Legacies of the French Revolution

The French Revolution beginning in 1789, ushered in a new era for European society and politics. While the period was marked by social upheaval, political uncertainty, radicalism, and mass terror, both the direct and indirect consequences of the revolution would have a profound effect on the development of Europe and ultimately the modern world. It challenged the traditional social structure, called for equality for all men, demanded protection of human rights, and would inspire future revolutionaries and movements against unjust authorities. Unfortunately, there were indirect ramifications that arose, such as an undercurrent of counter revolution and conservatism, overt nationalism, and extremism that would contribute to some of the most tragic events in the twentieth century.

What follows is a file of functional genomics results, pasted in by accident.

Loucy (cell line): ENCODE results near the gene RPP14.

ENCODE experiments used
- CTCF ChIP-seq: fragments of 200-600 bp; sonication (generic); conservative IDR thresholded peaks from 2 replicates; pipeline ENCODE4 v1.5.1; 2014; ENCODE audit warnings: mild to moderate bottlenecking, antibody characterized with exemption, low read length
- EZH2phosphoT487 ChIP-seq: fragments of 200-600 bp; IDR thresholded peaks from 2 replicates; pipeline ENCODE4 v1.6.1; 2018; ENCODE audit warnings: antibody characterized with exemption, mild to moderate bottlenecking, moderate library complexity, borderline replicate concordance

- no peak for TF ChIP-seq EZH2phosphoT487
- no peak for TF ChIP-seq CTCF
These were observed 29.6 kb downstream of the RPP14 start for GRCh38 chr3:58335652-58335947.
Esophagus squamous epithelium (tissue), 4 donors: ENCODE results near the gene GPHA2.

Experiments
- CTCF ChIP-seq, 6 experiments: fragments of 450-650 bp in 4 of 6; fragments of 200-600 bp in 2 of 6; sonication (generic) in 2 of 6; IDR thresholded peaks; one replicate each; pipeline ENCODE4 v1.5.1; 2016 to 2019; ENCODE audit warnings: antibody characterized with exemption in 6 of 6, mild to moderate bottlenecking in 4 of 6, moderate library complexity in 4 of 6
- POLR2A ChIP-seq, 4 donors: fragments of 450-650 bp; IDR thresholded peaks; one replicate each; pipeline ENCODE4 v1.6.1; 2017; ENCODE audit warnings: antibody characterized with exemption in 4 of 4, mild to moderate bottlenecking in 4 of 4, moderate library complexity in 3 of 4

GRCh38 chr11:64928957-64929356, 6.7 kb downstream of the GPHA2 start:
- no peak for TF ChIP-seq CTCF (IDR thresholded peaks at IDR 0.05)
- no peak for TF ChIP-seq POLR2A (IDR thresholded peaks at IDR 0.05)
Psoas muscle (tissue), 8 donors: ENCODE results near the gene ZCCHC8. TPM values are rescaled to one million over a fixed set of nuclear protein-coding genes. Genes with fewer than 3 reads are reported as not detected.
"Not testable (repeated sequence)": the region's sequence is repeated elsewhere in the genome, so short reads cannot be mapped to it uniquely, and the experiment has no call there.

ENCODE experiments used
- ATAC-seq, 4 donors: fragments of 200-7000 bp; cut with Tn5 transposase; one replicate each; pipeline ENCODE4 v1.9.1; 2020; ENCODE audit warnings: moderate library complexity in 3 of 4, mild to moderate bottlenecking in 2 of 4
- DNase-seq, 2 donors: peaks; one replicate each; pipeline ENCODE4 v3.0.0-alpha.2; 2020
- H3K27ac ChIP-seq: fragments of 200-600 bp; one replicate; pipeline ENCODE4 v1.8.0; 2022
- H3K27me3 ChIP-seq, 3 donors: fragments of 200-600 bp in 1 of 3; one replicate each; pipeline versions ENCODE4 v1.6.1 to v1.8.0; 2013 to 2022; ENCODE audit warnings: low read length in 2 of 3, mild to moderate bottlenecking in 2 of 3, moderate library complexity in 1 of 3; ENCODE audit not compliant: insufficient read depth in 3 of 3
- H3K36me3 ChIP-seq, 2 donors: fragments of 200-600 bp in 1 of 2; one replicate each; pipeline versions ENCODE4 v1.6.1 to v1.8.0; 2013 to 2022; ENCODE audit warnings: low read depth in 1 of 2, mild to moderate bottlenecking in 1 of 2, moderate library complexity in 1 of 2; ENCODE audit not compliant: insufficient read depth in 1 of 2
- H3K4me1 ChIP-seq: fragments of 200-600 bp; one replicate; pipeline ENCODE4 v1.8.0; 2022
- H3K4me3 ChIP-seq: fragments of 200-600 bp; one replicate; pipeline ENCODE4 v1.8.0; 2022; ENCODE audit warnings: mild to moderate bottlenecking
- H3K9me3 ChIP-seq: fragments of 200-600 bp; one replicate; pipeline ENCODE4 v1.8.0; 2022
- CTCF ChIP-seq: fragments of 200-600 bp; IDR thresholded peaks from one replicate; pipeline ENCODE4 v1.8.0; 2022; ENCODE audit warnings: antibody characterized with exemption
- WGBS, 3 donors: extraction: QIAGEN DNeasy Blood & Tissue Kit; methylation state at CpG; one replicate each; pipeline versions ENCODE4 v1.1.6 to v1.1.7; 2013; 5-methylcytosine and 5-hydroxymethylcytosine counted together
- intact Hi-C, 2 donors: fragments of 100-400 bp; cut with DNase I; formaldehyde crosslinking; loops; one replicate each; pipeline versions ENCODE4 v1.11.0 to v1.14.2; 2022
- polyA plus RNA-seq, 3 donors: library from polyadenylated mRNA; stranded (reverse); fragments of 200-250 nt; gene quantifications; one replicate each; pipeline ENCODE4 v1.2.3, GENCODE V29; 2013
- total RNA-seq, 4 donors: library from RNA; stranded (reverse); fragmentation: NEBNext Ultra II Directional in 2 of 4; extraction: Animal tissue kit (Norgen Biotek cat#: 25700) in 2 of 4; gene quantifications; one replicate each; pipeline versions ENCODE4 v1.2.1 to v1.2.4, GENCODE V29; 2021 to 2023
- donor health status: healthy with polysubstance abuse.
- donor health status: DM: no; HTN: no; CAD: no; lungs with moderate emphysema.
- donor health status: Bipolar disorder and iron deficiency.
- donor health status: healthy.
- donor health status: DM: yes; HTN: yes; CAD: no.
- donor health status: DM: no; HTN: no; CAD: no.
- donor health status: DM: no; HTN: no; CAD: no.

Perhaps the most significant consequence of the French Revolution was the challenge it posed to the traditional social structure of France. Divided into three ‘estates’, the clergy, nobility, and common people, the large majority of the population was trapped in their designated social class and unable to obtain the privileges granted to the lucky few. Wealth and true success was unattainable to the third estate who were overtaxed and living in poverty. The Enlightenment had ushered in a new age of thinking and reasoning that existed outside traditional constraints. Inspired by this thinking, the instigators of the revolution sought to topple their absolutist monarchy, remove the division of estates, and create equality for all men. The bourgeoisie were wealthy but lacked the prestige that comes with nobility and so were particularly active in the revolution. With the peasants, they challenged the established authority and installed a system whereby social mobility was determined by merit rather than hereditary privilege. The importance of these actions cannot be underestimated, as they completely overturned the accepted beliefs of France and later Europe.